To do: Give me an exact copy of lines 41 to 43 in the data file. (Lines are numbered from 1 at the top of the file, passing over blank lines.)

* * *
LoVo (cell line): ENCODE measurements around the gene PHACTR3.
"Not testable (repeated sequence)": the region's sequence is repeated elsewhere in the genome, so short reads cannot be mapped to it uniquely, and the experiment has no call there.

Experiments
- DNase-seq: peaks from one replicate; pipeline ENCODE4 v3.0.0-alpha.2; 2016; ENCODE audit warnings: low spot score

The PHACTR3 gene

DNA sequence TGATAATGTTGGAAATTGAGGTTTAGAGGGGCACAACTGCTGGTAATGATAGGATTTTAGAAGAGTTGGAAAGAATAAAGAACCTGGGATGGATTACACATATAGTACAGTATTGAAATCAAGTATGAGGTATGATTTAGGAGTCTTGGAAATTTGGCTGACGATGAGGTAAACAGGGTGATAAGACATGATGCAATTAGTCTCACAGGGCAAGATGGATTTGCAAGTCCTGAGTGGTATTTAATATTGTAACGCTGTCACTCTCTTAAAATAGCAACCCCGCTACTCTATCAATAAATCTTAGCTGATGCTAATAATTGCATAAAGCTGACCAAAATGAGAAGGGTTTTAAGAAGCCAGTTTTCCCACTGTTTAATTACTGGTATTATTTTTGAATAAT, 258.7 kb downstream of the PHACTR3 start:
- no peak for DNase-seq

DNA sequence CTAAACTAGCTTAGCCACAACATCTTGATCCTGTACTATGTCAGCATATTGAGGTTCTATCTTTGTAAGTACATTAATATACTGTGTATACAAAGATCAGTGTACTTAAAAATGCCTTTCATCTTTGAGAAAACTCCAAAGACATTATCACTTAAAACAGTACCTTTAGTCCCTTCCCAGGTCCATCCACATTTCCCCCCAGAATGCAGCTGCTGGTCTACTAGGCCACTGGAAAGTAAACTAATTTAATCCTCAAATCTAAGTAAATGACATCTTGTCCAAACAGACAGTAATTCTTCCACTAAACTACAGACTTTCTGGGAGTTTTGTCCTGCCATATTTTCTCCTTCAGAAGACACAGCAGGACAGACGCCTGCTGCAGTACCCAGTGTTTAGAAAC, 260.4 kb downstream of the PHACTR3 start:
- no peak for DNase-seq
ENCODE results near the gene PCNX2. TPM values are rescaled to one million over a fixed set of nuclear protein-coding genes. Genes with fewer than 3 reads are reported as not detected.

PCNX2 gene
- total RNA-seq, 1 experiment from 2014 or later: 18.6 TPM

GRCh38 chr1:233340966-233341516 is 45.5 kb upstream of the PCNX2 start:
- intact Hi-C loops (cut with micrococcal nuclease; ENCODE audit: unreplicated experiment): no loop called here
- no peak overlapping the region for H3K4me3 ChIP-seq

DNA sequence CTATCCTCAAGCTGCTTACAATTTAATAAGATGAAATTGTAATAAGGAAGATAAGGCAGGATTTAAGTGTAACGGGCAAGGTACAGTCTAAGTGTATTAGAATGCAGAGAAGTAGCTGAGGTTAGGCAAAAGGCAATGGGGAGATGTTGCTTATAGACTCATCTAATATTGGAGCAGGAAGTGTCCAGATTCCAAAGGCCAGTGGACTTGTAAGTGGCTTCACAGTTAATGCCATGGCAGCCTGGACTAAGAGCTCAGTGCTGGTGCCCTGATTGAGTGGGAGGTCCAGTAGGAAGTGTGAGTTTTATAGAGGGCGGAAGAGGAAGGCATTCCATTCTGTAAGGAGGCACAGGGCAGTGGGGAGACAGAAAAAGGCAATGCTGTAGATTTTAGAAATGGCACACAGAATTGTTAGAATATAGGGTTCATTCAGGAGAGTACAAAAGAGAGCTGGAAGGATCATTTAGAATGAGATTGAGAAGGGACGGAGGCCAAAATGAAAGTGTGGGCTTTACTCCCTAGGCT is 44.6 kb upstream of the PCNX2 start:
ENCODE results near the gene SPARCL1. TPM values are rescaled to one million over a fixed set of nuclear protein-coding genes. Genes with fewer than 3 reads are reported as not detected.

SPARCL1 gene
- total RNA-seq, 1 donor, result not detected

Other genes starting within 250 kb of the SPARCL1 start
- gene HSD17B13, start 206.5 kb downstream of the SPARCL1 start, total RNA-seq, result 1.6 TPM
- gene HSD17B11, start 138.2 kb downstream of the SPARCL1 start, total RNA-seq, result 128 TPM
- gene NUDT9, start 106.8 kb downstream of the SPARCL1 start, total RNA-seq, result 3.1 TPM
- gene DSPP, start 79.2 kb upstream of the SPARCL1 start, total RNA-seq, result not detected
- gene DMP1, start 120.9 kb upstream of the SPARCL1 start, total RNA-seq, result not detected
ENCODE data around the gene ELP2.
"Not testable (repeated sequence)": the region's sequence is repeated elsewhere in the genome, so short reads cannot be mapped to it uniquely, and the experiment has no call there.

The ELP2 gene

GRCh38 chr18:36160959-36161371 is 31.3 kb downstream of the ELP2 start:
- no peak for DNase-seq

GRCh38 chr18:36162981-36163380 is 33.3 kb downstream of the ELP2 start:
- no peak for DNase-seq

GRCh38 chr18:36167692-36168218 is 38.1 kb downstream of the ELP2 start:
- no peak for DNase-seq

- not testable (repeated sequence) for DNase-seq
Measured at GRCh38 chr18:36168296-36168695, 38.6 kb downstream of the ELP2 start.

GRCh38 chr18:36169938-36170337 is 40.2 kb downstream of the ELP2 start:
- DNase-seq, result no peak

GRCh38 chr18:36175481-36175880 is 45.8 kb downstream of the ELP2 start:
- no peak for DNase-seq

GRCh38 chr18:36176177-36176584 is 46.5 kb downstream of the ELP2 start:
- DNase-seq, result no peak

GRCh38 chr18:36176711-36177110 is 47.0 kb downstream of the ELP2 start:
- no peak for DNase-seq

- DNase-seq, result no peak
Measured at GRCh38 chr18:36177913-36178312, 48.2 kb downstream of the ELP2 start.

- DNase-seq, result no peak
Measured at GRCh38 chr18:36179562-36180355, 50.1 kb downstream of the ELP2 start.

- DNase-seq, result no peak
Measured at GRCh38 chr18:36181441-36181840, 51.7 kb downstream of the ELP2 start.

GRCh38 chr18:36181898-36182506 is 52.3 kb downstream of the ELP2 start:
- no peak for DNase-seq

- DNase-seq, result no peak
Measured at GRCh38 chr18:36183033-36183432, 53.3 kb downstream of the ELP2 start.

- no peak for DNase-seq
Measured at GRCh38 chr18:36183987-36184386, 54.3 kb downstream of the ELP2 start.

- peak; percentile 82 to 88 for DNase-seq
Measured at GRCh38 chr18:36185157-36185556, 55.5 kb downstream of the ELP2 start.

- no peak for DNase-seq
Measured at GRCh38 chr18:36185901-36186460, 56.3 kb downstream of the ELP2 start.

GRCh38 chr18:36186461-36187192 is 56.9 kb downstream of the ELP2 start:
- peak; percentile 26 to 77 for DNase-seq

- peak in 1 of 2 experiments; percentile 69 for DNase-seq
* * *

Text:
GRCh38 chr18:36176177-36176584 is 46.5 kb downstream of the ELP2 start:
- DNase-seq, result no peak

GRCh38 chr18:36176711-36177110 is 47.0 kb downstream of the ELP2 start: